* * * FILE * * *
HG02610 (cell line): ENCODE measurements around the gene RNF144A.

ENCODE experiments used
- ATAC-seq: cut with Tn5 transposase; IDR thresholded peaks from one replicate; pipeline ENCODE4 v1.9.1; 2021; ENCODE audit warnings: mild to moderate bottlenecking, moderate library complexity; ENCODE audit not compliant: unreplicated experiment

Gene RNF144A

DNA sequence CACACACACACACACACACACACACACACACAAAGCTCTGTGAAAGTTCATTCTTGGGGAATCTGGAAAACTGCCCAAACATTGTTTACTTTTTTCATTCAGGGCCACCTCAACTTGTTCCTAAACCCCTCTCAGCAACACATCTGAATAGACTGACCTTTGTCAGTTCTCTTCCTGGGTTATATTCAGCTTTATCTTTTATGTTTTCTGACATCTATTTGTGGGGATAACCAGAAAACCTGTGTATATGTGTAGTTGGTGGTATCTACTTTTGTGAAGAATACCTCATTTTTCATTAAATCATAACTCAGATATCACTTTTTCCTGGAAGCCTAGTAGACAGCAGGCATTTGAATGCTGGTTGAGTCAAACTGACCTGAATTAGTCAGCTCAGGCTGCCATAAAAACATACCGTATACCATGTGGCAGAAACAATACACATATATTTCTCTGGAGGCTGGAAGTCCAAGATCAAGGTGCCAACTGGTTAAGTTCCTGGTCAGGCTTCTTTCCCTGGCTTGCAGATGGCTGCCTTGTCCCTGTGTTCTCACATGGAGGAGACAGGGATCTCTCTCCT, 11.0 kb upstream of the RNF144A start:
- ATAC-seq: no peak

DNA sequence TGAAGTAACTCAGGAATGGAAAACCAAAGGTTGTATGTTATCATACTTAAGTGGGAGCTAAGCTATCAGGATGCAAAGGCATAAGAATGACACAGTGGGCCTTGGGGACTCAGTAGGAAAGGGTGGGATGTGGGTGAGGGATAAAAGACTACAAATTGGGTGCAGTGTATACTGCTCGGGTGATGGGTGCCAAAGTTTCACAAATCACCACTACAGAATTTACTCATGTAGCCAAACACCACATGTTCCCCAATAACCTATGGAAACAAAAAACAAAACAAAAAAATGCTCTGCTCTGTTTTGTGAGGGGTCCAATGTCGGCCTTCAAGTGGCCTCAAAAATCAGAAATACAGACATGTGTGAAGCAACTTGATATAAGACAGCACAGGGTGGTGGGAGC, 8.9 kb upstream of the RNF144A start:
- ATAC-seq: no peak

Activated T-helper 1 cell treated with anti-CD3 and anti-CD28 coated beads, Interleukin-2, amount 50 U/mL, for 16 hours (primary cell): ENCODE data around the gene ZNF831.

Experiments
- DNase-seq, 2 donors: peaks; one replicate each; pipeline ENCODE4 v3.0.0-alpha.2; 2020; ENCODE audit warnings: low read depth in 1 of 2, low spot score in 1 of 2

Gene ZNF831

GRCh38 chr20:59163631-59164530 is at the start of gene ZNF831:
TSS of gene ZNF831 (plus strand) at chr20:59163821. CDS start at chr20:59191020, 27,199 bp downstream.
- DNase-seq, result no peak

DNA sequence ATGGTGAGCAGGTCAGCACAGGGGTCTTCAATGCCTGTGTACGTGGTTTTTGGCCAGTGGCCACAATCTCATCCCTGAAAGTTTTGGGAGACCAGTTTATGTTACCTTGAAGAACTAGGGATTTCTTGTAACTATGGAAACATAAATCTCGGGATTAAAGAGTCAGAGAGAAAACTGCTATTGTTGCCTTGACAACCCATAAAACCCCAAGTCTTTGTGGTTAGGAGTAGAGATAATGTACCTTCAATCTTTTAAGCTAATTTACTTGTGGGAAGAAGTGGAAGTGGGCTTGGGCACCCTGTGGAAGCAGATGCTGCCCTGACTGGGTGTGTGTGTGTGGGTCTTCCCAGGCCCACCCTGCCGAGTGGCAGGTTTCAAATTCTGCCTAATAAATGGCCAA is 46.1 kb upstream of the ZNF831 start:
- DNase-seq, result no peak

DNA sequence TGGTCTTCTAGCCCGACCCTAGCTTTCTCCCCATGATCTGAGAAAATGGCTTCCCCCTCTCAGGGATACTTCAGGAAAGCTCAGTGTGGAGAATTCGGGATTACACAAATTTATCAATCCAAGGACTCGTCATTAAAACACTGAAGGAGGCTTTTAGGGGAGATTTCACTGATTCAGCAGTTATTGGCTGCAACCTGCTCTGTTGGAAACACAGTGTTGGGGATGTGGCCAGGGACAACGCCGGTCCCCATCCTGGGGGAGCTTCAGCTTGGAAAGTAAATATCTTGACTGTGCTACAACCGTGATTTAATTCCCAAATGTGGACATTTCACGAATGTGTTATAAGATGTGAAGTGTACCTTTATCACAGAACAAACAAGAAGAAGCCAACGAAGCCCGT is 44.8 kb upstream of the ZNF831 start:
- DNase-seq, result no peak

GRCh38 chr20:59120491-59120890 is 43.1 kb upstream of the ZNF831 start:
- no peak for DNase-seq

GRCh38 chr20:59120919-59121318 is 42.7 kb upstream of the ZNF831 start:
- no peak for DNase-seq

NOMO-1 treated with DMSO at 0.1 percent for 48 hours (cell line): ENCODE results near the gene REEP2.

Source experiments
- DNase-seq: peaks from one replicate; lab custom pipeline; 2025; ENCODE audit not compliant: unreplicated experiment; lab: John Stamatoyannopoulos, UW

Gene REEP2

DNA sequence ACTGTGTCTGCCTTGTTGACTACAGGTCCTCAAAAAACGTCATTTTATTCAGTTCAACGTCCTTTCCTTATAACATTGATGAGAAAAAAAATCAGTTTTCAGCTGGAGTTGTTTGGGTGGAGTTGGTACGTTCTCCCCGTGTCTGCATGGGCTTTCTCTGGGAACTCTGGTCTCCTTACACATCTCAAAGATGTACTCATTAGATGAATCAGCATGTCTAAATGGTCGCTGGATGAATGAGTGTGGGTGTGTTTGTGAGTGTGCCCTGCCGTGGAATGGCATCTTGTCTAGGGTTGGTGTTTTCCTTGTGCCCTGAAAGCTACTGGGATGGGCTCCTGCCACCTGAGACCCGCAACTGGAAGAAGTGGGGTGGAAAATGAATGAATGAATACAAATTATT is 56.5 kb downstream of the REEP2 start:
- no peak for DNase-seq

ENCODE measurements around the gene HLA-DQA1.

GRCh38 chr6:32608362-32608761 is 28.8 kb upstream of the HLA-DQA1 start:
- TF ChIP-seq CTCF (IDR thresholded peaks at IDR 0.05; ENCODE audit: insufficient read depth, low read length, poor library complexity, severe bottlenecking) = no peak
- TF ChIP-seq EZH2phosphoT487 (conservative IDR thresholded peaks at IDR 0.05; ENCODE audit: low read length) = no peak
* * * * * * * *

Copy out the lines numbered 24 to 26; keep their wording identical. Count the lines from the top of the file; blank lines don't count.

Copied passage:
NOMO-1 treated with DMSO at 0.1 percent for 48 hours (cell line): ENCODE results near the gene REEP2.

Source experiments
- DNase-seq: peaks from one replicate; lab custom pipeline; 2025; ENCODE audit not compliant: unreplicated experiment; lab: John Stamatoyannopoulos, UW